Obesity and Fertility Issues : Obesity has long been associated with increased risk of health complications, such as hypertension, diabetes, stroke and cancer, however new research highlights the link between obesity and fertility issues.
The new study, conducted by researchers at the National Institutes of Health, and published online in Human Reproduction, found that the most obese couples (BMI of 35 or more) took 55% – 59% longer to achieve pregnancy than their non-obese counterparts.
Results and Finding
The findings were calculated by using the Fecundability Odds Ratio (FOR) to evaluate the likelihood of conception each menstrual cycle. Fecundity refers to the capacity to reproduce. Previous studies that examined the link between obesity and fertility focused mainly on the female partner, but this latest study, titled “Couples” Body Composition and “Time-to-Pregnancy”, took into account the body composition of both partners.
Longer duration to achieve pregnancy have also been noted among obese couples undergoing assisted reproductive technologies, such as In-vitro Fertilization (IVF), however participants in the latest study were from the general population, and not undergoing fertility treatments.
Five hundred and one couples took part in the study, which spanned from 2005 – 2009, as part of the Fertility and the Environment (LIFE) study, investigating a possible link between exposure to environmental toxins and fertility. Data was collected via journaling of menstrual cycles, intercourse and results from home pregnancy tests, until pregnancy was achieved, or twelve months of trying to conceive had passed.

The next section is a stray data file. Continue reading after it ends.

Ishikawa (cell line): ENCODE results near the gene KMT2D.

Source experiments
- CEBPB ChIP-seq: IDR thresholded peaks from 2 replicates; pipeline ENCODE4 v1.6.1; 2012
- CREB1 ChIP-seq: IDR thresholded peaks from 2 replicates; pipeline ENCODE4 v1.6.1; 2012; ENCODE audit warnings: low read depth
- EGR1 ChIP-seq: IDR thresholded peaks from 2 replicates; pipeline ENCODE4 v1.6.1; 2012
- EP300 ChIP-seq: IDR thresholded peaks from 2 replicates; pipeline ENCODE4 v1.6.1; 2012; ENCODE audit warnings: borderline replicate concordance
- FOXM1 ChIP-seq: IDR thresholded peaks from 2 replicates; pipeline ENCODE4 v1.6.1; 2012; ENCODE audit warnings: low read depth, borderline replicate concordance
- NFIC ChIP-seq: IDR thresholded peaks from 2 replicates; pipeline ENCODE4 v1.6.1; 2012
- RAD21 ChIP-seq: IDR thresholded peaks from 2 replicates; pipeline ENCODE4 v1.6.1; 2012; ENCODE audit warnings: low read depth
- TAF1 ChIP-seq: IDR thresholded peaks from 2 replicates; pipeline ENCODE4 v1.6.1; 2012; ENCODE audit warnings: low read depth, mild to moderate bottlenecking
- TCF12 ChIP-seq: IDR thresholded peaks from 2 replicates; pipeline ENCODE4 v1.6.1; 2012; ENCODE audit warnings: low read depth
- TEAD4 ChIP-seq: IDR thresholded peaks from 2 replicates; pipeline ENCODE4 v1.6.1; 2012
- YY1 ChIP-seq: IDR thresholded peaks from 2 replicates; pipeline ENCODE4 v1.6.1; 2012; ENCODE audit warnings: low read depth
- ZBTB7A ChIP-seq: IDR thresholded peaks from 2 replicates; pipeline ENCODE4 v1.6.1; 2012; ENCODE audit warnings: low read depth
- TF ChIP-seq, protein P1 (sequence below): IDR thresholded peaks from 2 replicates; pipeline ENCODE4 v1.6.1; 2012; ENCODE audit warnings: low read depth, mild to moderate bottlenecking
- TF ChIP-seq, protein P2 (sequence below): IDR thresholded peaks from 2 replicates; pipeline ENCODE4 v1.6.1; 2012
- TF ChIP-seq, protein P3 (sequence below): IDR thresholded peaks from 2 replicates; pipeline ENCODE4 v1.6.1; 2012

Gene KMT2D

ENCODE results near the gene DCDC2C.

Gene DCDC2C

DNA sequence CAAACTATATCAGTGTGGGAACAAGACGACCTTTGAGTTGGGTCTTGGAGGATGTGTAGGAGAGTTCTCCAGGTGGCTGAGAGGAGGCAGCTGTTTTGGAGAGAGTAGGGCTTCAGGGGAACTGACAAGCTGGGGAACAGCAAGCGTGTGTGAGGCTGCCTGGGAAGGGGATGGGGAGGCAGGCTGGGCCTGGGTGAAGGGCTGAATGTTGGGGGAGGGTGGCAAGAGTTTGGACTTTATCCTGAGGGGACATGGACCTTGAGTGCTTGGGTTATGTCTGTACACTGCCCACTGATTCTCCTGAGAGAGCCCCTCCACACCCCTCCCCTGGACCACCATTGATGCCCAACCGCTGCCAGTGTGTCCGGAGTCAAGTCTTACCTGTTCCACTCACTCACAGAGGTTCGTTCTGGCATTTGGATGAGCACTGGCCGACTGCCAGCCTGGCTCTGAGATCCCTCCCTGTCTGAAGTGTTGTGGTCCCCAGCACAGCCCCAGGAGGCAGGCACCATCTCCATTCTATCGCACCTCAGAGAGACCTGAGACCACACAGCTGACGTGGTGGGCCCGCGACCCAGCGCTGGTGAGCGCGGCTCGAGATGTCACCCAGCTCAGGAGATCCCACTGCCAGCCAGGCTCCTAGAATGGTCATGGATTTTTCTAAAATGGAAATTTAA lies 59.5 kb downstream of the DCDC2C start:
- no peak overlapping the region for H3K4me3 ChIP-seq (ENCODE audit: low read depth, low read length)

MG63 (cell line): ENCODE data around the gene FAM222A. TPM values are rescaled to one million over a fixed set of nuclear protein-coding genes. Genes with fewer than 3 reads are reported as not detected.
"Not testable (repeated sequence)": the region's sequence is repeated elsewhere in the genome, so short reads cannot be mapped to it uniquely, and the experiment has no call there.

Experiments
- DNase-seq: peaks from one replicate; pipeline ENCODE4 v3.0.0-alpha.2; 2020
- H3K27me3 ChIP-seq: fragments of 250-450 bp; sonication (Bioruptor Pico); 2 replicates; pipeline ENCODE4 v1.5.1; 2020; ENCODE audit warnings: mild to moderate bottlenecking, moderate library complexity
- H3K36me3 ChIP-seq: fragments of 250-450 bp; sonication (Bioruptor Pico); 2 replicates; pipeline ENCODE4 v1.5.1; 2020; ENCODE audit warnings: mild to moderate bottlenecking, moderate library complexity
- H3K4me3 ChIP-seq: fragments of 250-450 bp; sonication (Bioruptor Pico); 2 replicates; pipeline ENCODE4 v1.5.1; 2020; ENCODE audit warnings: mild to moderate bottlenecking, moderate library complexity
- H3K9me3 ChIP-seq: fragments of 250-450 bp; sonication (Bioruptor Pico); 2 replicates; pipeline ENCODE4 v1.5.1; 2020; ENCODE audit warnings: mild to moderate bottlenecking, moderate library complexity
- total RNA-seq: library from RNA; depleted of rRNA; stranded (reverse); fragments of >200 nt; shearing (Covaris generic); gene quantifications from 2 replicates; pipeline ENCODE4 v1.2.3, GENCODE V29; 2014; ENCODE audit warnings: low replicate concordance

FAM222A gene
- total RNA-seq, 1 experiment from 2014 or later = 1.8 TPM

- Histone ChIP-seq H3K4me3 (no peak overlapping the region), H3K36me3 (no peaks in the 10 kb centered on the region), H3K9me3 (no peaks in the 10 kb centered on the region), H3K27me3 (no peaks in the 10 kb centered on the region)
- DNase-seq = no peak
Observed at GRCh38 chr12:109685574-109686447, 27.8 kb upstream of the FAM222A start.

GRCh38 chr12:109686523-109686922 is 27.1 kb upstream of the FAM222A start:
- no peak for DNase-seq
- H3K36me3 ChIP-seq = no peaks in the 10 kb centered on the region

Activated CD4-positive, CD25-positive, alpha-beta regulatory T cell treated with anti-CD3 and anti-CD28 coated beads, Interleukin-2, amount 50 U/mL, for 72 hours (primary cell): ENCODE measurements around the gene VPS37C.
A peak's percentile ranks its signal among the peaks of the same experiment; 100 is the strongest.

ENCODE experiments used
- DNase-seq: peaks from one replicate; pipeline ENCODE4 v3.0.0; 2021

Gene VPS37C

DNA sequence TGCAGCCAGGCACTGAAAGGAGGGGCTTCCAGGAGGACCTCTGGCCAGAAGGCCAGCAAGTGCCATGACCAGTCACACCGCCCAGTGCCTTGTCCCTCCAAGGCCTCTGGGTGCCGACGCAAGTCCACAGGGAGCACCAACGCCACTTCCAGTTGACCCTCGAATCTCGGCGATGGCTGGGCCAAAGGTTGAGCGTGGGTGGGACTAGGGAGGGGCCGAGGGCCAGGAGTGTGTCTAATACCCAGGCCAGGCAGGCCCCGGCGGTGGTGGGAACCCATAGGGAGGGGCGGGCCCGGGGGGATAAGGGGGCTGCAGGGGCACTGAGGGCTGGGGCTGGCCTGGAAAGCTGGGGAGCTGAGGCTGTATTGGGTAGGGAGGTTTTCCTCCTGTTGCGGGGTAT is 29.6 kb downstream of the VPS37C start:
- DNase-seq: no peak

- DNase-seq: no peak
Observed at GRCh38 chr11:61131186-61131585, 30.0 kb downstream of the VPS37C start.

Obesity is an increasingly widespread burden on health systems around the world, with an estimated 300 million people living with obesity. The condition is more common in developed nations, but increasingly so in developing nations too.
Defining overweight or obesity is via the use of medical Body Mass Index (BMI), which takes into account both height and weight. A BMI of 30 or more is considered obese. More than one-third of adults in the United States are obese, and approximately 17% of children, with both males and females being equally affected.
The cause of obesity is thought to be multifactorial, and includes excess consumption of calories, over-consumption of high-sugar or high-fat foods, and lack of physical exercise.
So What Does The Data Tells Us?
Obesity may affect fertility via a number of mechanisms, although the exact pathophysiology is not yet fully understood. Obesity or overweight has been shown to affect hormones, in both men and women. Hormonal imbalance may affect women via the development of insulin resistance, which can cause abnormal menstrual cycles or anovulation, or a decrease in the quality of the eggs produced. Obesity in men can cause a decrease in testosterone levels, which affects fertility, in addition to increased rates of erectile dysfunction.
Excess weight exacerbates Polycystic Ovarian Syndrome (PCOS), which is also known to affect fertility.
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